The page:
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Giulia Bencini

School of Health Sciences



Dr. Bencini is originally from Italy, where she studied Linguistics at the University of Florence. She obtained her PhD in Linguistics from the University of Illinois in 2002, specializing in psycholinguistics. From 2004-2008 she was a National Institute of Health funded post-doctoral research fellow working at the Language Acquisition Research Center at Hunter College-CUNY. Dr. Bencini is currently an Assistant Professor in the Communication Sciences Program at the Hunter College Brookdale Health Sciences campus.

Description of research:

Dr. Bencini's research investigates the knowledge representations and processes underlying the unique human ability to produce and understand new sentences. She adopted an interdisciplinary approach that combines insights and methods from linguistic theory, psycholinguistics, and language pathology. Different research projects examine the mapping between linguistic meaning and linguistic form in typical and atypical language development, in adult language use, and language impairment. Some of the questions that guide this research program are: What are the nature and format of children’s early sentence-level representations? What linguistic representations are used during language processing – comprehension and production? What is the interplay between linguistic knowledge and more general cognitive factors such as memory? What is the nature of language impairments? Do they reflect impaired knowledge, or defective access to knowledge? 


Semenza C., Bencini, G. M. L. Bertella L., Mori I., Pignatti R., Ceriani F., Cherrick, D., & Magno Caldognetto E. (2006, February). A vowel deficit in aphasia sparing the number lexicon. Paper presented at the Annual Meeting of the World Federationof Neurology – Aphasia and Cognitive Disorders Research Group, Buenos Aires, Argentina.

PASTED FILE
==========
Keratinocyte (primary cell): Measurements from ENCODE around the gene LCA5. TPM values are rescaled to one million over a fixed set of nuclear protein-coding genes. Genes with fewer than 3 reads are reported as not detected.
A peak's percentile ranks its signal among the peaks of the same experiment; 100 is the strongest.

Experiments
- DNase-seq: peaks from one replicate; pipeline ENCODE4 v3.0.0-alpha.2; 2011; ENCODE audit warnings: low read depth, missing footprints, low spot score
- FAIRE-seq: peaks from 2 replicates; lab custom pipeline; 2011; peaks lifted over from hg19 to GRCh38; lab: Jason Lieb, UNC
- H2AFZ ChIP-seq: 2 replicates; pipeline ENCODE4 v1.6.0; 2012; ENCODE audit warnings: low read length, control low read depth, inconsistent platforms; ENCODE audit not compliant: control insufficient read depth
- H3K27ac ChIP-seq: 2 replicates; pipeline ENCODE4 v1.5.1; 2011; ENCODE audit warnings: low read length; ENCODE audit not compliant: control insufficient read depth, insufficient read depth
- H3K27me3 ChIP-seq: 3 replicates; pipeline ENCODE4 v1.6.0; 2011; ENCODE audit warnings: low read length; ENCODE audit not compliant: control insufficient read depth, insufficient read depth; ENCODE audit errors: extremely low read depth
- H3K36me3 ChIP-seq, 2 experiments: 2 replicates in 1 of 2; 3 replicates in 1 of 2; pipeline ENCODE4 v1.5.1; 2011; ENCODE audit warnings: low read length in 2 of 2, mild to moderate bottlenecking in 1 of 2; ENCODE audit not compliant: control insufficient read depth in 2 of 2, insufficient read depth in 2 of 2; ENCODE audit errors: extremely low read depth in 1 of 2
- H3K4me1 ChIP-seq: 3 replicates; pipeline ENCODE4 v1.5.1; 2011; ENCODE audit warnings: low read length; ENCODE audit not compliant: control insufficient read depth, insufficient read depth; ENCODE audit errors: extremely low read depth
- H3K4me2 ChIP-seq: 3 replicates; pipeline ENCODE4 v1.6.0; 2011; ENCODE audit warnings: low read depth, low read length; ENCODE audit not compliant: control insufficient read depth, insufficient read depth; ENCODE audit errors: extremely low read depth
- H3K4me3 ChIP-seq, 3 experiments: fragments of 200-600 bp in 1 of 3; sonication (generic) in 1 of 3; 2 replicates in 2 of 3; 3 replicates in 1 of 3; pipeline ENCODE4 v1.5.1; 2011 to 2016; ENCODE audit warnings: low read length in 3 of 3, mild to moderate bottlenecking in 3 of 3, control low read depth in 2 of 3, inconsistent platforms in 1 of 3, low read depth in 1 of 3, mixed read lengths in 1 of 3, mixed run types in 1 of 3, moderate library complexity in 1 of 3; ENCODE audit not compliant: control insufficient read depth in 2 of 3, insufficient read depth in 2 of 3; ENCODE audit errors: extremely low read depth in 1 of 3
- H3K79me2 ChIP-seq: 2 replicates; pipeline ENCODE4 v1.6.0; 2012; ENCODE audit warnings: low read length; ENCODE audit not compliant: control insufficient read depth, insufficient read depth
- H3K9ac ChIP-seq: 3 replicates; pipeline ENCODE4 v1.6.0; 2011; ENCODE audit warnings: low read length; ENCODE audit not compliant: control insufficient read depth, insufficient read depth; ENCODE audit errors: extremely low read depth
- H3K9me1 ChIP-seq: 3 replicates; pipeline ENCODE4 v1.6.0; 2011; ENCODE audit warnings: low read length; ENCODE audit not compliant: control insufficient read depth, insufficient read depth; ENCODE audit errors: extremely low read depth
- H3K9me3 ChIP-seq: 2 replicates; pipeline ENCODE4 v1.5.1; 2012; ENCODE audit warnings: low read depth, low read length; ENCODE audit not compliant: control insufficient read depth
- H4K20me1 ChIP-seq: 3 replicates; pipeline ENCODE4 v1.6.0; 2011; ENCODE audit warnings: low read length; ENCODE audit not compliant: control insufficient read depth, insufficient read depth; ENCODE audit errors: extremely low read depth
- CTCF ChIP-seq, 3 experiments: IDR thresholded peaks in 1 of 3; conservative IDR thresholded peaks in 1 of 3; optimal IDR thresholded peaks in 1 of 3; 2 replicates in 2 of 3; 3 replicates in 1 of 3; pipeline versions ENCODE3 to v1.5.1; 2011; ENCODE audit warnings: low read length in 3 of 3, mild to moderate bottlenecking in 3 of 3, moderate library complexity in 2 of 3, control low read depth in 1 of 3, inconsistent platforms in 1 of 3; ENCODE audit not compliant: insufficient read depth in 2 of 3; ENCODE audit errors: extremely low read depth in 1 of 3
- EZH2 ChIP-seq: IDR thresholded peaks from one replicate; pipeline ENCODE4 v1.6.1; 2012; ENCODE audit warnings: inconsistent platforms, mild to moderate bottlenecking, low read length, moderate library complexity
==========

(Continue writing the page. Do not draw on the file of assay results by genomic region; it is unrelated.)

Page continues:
Bencini, G., Biundo, R., Semenza, C., & Valian, V. (2005, August). Subject drop inItalian Alzheimer’s Disease. Poster presented at the 43rd Annual Meeting of theAcademy of Aphasia, Amsterdam, The Netherlands.

Bencini, G., Biundo, R., Semenza, C., & Valian, V. (2005, August). Subject drop in Italian Alzheimer’s Disease. Poster presented at the 6th Conference of the Scienceof Aphasia, Helsinki, Finland.

Bencini, G. McElree, B., & Foraker, S. (2004, September). The effect of animacy on the time course of filler-gap resolution in wh-questions. Poster presented atArchitectures and Mechanisms for Language Processing Conference, Aix-en-Provence, France.

Bencini, G., Bock, K., & Goldberg, A. (2002, March) How abstract is grammar?Evidence from structural priming in language production. Poster presented at theFifteenth Annual CUNY Conference on Human Sentence Processing, New York, NY.

Bencini, G., & Nocentini, A. (2000, January). Interrogative particles: Diachrony versustypological consistency. Paper presented at the 73rd Annual Meeting of theLinguistic Society of America, Chicago, IL.

Bencini, G. M. L., & Valian, V. (2006). Abstract sentence representation in 3-year-olds: Evidence from comprehension and production. Submitted manuscript.

Semenza C., Bencini, G. M. L. Bertella L., Mori I., Pignatti R., Ceriani F., & Magno Caldognetto E. (2005). A dedicated neural mechanism for vowel selection: A case of relative vowel deficit sparing the number lexicon. (Accepted pending revisions)

Bencini, G. M. L., Biundo, R., Semenza C., & Valian, V. (2005). Subject drop in Italian Alzheimer’s Disease [Abstract]. Brain and Language, 95, 133-134.

Goldberg A. E., & Bencini G. M. L. (2005). Support from processing for a constructional approach to grammar. In A. Tyler, M. Takada, Y. Kim, & D. Marinova, (Eds.) Language in use: Cognitive and discourse perspectives on language and language learning (pp. 3-18). Washington DC: Georgetown University Press.

Bencini, G. M. L. (2004). A diachronic account of question particle position. In A. Parenti (Ed.), Per Alberto Nocentini: Investigazioni linguistiche (pp. 44-62). Firenze: Alinea.

Bencini, G. M. L. (2003). Towards a diachronic typology of yes/no question constructions with particles. Proceedings of the Thirty-ninth Annual Meeting of the Chicago Linguistic Society.

Bencini, G. M. L., & Goldberg, A. E. (2000). The contribution of argument structure constructions to sentence meaning. Journal of Memory and Language, 43, 640-651.

Bencini, G. M. L., & Goldberg A. E.(1999). Constructions as the main determinants of sentence meaning. Proceedings of the Twenty-first Annual Conference of theCognitive Science Society (p. 785). New York: Lawrence Erlbaum.